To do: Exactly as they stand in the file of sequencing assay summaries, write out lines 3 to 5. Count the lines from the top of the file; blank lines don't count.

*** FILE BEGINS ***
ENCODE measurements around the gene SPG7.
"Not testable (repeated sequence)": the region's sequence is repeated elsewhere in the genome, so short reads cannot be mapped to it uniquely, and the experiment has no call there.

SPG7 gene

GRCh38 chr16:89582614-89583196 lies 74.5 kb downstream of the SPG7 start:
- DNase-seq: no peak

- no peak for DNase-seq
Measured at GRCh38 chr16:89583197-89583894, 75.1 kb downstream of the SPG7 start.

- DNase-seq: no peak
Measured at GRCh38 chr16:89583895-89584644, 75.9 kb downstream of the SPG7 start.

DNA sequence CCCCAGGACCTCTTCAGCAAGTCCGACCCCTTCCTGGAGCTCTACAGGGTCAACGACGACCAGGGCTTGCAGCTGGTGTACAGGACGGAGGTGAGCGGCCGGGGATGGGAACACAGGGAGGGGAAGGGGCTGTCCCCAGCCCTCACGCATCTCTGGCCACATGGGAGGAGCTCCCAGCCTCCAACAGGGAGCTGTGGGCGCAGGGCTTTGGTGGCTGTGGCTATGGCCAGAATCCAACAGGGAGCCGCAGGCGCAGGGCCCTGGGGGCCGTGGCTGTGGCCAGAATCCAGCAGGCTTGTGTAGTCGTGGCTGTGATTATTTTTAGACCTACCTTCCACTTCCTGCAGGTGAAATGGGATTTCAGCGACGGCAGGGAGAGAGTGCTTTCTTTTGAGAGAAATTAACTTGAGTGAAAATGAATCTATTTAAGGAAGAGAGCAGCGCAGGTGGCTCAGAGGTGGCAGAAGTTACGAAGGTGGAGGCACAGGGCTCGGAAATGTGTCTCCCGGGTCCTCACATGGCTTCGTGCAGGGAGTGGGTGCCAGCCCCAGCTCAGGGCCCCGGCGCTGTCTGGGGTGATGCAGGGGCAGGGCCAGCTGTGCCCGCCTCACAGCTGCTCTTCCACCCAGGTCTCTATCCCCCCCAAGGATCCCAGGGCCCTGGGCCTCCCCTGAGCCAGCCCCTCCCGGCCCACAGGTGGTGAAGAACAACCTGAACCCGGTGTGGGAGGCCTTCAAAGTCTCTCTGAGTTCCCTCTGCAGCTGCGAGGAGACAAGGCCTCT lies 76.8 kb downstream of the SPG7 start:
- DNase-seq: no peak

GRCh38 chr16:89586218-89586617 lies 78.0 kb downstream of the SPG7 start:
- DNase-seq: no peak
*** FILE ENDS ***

SPG7 gene

GRCh38 chr16:89582614-89583196 lies 74.5 kb downstream of the SPG7 start:
- DNase-seq: no peak